Thank You – Lionel Bastos

Rising Above The Madness - Lionel Bastos

Rising Above The Madness – Lionel Bastos

Leonel Levy Lopes Bastos is another of those artists who weren’t born and bred in South Africa, but who we count as one of our own. I know it’s a bit of a cheat, but when you’ve got people from other countries who come to our fair shores and make great music, you can’t help but claim it as ours. Bastos was born in Maupto in Mozambique, but made his music in South Africa.

It is gentle, beautiful music that Bastos makes and ‘Thank You’ is a fine example of this. Describing ‘Rising Above The Madness’, the album this was taken from and Bastos’ 3rd, The SA Rockdigest called it “an assortment of stirring vocals, sweeping strings, and wide-screen, emotional arrangements” and goes on to talk about Bastos having “a fluid songwriting touch, an ear for the hooky lyric, and a warm, emotive voice”. I quote this review of the album here as it goes a long way to summing up ‘Thank You’. It has mellow vocals that stir the senses, althought the strings on this track are more classical plucked than sweeping, but there is a sense of wide screen-ness to the song as it seems to stretch out (as lazily as a Sunday arvie) across an aural landscape. The sweeping comes more from the backing vocals which are floating ‘aaahs’ that are the velvet cushion on which the honey edged vocals of Lionel are presented to you.

This is perfect relaxing music. Think James Blunt without the annoyingly smug attitude.

Where to find it:
Rising Above The Madness – Lionel Bastos (2000), SAFM, CDVM35

Hear here.

Spaces Tell Stories – Roger Lucey

21 Years Down The Road - Roger Lucey

21 Years Down The Road – Roger Lucey

Here’s a political one from Roger Lucey. That’s a bit like saying here’s a heavy one from Deep Purple. Lucey virtually exclusively did political songs, and he was one of our best at doing so. But back in the day, you weren’t allowed to hear political, so most of his stuff was only heard by a limited few (his seminal album ‘The Road Is Much Longer’ was banned outright).
‘Spaces Tell Stories’ is about the censorship of the press during the State of Emergency in the 80’s in South Africa. Newspapers like the Weekly Mail had large chunks of their stories blacked out, so we couldn’t be told what was happening in the country. But, as Roger observed, you didn’t need to read the stories to know what was going on. As the opening line of the song says, ‘Spaces tell stories/and details aren’t needed/you hear things you don’t want to know’.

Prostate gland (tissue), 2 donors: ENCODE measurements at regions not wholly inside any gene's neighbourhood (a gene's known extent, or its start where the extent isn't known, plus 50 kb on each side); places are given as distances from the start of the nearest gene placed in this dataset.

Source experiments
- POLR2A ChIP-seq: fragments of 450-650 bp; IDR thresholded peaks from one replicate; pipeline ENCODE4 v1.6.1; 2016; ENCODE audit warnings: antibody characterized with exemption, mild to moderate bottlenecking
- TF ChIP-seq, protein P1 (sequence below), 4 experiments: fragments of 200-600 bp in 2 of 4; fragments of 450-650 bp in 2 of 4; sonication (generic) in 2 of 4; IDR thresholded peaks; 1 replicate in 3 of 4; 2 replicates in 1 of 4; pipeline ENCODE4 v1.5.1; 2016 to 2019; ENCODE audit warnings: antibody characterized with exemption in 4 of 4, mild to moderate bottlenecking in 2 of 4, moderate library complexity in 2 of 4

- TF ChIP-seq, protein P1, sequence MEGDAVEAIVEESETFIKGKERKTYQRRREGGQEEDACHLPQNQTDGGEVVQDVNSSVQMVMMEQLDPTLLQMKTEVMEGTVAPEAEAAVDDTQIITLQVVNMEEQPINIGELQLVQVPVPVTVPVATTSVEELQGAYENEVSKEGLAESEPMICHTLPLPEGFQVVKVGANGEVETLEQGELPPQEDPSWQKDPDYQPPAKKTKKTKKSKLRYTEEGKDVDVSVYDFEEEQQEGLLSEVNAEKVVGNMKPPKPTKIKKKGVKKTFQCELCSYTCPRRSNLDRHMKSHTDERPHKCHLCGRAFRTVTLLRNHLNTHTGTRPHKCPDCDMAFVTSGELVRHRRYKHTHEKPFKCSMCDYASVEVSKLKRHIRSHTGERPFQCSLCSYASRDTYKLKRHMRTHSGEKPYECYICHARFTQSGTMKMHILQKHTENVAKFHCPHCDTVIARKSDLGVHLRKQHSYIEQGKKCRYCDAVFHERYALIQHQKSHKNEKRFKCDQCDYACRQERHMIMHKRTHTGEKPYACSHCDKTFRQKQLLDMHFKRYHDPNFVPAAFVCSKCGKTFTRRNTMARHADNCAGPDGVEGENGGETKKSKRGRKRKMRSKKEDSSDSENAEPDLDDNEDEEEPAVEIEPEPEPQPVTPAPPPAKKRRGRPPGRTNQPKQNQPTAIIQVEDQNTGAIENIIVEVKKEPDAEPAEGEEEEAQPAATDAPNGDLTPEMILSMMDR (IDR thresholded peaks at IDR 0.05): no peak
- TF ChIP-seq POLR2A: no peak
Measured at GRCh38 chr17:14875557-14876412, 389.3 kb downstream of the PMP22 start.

‘Spaces Tell Stories’ could almost be classified as punk as it is a brief 2 minute 37 second angry rant at the establishment, but where it falls down on the punk front is that the instrumentation is far more refined and melodic than some of the thrashy sound your usual punks make. Instead, the anger manifests itself as it builds to a ragged military beat that goes to war against the subject matter, somewhat akin to John Lennon’s ‘Working Class Hero’ where the music spits out the message with as much venom as the words do.
South Africa is a lot further down the road from where it was when Lucey recorded this song, but it still stands as a milestone on that journey we took, a stark reminder of where we have been.

Where to find it:
21 Years Down The Road – Roger Lucey (2000), 3rd Ear Music


Hear here:


Gimme A Break – The Rockets

Gimme A Break - The Rockets

Gimme A Break – The Rockets

The Rockets were formed in Cape Town in 1968 (1 year before another famous Rocket went to the moon) and played funky soul music in the style of motown bands such as The Four Tops and the like. They grew in popularity, winning the Battle Of The Bands competition in 1969 and went on to perform on the BBC music show ‘Top Of The Pops’ with Tom Jones and Marmalade.
They went through a number of line-up changes and by 1985 had Ronnie Joyce (formerly known as Little Ronnie Joyce, but presumably he grew up) on vocals when they recorded ‘Gimme A Break’. I have come across 2 versions of the song, one where the funk-o-meter is turned up and they sound somewhat like a circa 1983/84 Kool & The Gang. On the other version there is a thumping bass dance beat that falls just short of becoming Hi-NRG. It doesn’t matter which version you manage to get your grubby little paws on, as both are sufficiently dance injected and funk-filled songs to have toe-tapping at a bare minimum, as you won’t be sitting down to do so, you’ll be out there on the dancefloor.